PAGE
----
However if you can somehow keep the mirror pointed directly back at the sun, then the cancellation works just fine.

A graphic example of libration - the moon is rotating about its axis pretty much uniformly, but because of its elliptical orbit around the earth, it appears to be tilting back and forth. When it's farther away, it appears to be turning to the right faster, when it's close, it can't keep up and appears to move to the left.

Lunar Libration image from here

enter image description here

At a given circular orbital radius, a shiny flat mirror pointing back towards the sun has a slightly lower orbital velocity that a diffuse white thing that scatters in many direction, and that has a slightly lower velocity than a dark thing that soaks up the power then re-radiates it isotropically. But they all just continue in their stable orbits (unless of course they rotate then it's a total mess!)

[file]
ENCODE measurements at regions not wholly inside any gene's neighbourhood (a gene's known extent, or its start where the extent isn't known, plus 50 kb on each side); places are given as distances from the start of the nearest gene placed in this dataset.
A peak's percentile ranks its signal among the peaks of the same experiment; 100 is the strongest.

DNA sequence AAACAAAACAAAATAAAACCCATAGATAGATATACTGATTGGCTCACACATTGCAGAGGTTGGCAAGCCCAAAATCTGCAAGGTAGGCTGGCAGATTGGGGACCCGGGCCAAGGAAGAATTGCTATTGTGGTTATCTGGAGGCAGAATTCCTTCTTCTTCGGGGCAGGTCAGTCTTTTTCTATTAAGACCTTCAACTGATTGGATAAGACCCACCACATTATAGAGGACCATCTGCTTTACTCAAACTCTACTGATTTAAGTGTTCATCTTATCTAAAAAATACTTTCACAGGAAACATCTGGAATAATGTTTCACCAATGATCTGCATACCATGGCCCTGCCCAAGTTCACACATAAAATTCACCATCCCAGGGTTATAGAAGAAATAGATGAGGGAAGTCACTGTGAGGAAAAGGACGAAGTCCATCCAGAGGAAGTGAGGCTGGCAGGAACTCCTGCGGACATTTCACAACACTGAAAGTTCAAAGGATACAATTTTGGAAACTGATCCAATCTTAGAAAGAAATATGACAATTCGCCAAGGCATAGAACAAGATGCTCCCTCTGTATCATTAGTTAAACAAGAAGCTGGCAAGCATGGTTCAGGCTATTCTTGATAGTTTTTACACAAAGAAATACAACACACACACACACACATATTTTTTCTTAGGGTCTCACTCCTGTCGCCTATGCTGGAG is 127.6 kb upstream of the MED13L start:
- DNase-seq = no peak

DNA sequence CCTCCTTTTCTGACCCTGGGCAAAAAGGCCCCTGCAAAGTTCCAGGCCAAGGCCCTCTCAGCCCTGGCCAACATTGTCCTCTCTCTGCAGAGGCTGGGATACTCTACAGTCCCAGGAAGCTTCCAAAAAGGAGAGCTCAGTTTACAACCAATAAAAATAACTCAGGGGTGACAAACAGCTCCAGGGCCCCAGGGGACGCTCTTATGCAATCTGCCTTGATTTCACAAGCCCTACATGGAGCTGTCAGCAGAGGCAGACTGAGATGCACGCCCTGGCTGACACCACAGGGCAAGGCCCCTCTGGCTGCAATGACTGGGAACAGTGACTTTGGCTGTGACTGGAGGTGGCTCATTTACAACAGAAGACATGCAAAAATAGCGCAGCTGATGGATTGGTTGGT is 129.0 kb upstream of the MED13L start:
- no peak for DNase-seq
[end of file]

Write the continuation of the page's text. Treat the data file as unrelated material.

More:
But the problem is that the satellites may change reflectivity due to damage, or effective area and reflection direction due to attitude changes, and the mass may change, and of course they all have gravitational effects on each other.

The ring can accommodate some of those, if they all behave identically. But the more complicated multi-ring orbits will perturb each other both gravitationally and by blocking each other's photon pressure, and that may require some much fancier orbits.

  • $\begingroup$ Thanks for the detailed explanation! So given ideal conditions, it shouldn't be too hard (relatively speaking) to get the forces to cancel out for an orbiting ring of reflectors? $\endgroup$
    – thanby
    Commented Aug 29, 2016 at 14:57